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Changes in High-Energy Phosphates During Cardiac Arrest

Changes in High-Energy Phosphates During Cardiac Arrest Abstract The most important immediate source of energy in cardiac muscle is that imparted from phosphate bonds. Previous studies using human myocardium indicated that a number of nucleotides may provide this chemical reservoir of energy and that the adenosine nucleotides represent the greatest contribution.7 Changes in these compounds (adenosine monophosphate [AMP], adenosine diphosphate [ADP], and adenosine triphosphate [ATP]) have been followed in the canine myocardium during induced cardiac arrest, with special attention being given to the recovery phase following arrest. Method The heart of one animal was isolated and perfused by connecting it to the circulatory system of another animal, passing blood from the right femoral artery to the brachiocephalic artery of the isolated heart and returning it to the left femoral vein.15 Heparin was used to prevent clotting, coronary flow was maintained at 5 ml. per kilogram body weight per minute, and temperature was carefully controlled by means References 1. All values represent the mean of 5 determinations expressed as M × 10-4 per gram of dry weight. 2. Berne, R. M.; Jones, R. D., and Cross, L. F. S.: Myocardial Hypothermia in Elective Cardiac Arrest , J. Appi. Physiol. 12:431, 1958. 3. Bigelow, W. G.; Lindsay, W. K.; Harrison, R. C.; Gordon, R. A., and Greenwood, W. F.: Oxygen Transport and Utilization in Dogs at Low Body Temperatures , Amer. J. Physiol. 160:125, 1950. 4. Botts, J.: Triggering of Contraction in Skeletal Muscle , in Physiological Triggers and Discontinuous Rate Processes , Edited by T. H. Bullock, Washington, D.C., American Physiological Society, 1957, p. 85. 5. Buckley, N. M.; Tsuboi, K. K., and Zeig, N. J.: Inotropic Effects of Purines and Pyrimidines on the Isolated Heart , Circulat. Res. 9:242, 1961.Crossref 6. Burdette, W. J.: Discussion , Ann. Surg. 142: 459, 1955. 7. Burdette, W. J.: Adenosine Nucleotide Levels in Cardiac Arrest , Amer. Heart J. 52:193, 1956.Crossref 8. Burdette, W. J.: Nucleotide Levels in Human Cardiac Muscle , Amer. Heart J. 54:746, 1957.Crossref 9. Clouss, G. H. A., Jr.; Neville, W. E.; Saliga, G., and Shibota, Y.: Relationship to Oxygen Consumption, Perfusion Rate, and Temperature to the Acidosis Associated with Cardiopulmonary Circulatory Bypass , Surgery 44:220, 1958. 10. Depocas, F.: Biochemical Changes in Exposure and Acclimation to Cold Environments , Brit. Med. Bull. 17:25, 1961. 11. Gollan, F., and Nelson, I. A.: Anoxia Tolerance of Beating and Resting Heart During Perfusion at Various Temperatures , Proc. Soc. Exp. Biol. Med. 95:485, 1957.Crossref 12. Goodall, M. C., and Szent-Györgyi, A. G.: Relaxing Factors in Muscle , Nature 172:84, 1953.Crossref 13. Gott, V. L.; Bartlett, M.; Johnson, J. A.; Long, D. M., and Lillehei, C. W.: High Energy Phosphate Levels in the Human Heart During Potassium Citrate Arrest and Selective Hypothermic Arrest , Surg. Forum 10:544, 1960. 14. Hall, D. P.; Singla, S. A.; Moretz, W. H.; Brackney, E. L.; Butler, W. F.; Maloy, W. C.; Bernstein, V., and Ellison, R. G.: Myocardial Metabolism Determined by Biochemical Analysis of Multiple Cardiac Biopsies , Surg. Forum 10:540, 1960. 15. Hurlbert, R. B.; Schmitz, H.; Brumm, A. F., and Potter, V. R.: Nucleotide Metabolism: II. Chromatographic Separation of Acid-Soluble Nucleotides , J. Biol. Chem. 209:23, 1954. 16. Jessoph, J. E.; Herron, P. W.; Winterscheid, L. C.; Vetto, R. R., and Merendino, K. A.: Studies in Carbohydrate Metabolism of the Isolated Dog Heart While Beating and During Induced Arrest , in Extracorporeal Circulation , edited by J. G. Allen, Springfield, Ill., Charles C Thomas, Publisher, 1959. 17. Kaltenback, J. P., and Jennings, R. B.: Metabolism of Ischemic Cardiac Muscle , Circulat. Res. 8:207, 1960.Crossref 18. Melrose, D. G.; Dreyer, B.; Bentall, H. H., and Baker, J. B. E.: Elective Cardiac Arrest , Lancet 2:21, 1955.Crossref 19. Mommaerts, W. F. H. M.: Contractile Protein System of Heart Muscle , Mod. Conc. Cardiov. Dis. 29:581, 1960. 20. Mommaerts, W. F. H. M.: Muscular Contraction, a Topic in Molecular Physiology , New York, Interscience Publishers, Inc., 1950. 21. Morales, M. F.; Botts, J.; Blum, J. J., and Hill, T. J.: Elementary Processes in Muscle Action: Examination of Current Concepts , Physiol. Rev. 35:475, 1955. http://www.deepdyve.com/assets/images/DeepDyve-Logo-lg.png Archives of Surgery American Medical Association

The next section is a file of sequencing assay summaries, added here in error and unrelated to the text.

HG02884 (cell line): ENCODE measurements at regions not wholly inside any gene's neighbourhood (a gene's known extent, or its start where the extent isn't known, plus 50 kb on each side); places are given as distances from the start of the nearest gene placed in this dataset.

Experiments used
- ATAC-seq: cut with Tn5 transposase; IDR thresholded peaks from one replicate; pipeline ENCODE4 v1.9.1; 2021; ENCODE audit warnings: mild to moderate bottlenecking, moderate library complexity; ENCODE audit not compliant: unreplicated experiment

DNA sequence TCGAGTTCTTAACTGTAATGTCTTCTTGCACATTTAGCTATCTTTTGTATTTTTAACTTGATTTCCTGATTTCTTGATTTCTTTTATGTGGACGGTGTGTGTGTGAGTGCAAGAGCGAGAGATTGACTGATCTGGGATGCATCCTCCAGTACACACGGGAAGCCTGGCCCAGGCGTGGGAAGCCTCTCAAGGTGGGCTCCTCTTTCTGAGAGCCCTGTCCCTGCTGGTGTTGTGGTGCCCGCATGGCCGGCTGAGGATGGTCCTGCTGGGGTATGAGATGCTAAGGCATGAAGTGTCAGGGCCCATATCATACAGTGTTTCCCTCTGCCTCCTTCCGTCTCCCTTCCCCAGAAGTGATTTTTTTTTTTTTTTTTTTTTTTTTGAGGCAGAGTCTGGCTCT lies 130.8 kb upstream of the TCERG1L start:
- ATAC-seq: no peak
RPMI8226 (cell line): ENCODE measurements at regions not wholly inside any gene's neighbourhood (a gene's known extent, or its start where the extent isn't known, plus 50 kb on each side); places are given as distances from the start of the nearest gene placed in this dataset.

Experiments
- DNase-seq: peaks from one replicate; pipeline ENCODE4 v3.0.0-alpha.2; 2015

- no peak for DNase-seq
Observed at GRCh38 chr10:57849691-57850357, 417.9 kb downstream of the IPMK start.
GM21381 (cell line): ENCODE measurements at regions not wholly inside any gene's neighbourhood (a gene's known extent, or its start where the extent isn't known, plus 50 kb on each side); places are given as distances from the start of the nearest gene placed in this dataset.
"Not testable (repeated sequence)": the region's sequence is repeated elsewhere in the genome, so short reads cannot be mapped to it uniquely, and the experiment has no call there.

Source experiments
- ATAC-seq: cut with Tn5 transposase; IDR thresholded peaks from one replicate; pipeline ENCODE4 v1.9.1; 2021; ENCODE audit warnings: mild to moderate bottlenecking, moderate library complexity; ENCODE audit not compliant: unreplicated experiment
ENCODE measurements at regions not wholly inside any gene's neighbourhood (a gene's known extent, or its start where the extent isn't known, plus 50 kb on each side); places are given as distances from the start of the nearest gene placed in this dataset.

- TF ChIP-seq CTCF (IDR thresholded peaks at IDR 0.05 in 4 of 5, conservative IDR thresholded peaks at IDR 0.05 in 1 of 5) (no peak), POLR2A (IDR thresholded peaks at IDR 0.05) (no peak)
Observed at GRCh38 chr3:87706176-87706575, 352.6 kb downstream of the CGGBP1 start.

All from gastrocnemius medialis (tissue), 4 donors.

Changes in High-Energy Phosphates During Cardiac Arrest

Archives of Surgery , Volume 85 (1) – Jul 1, 1962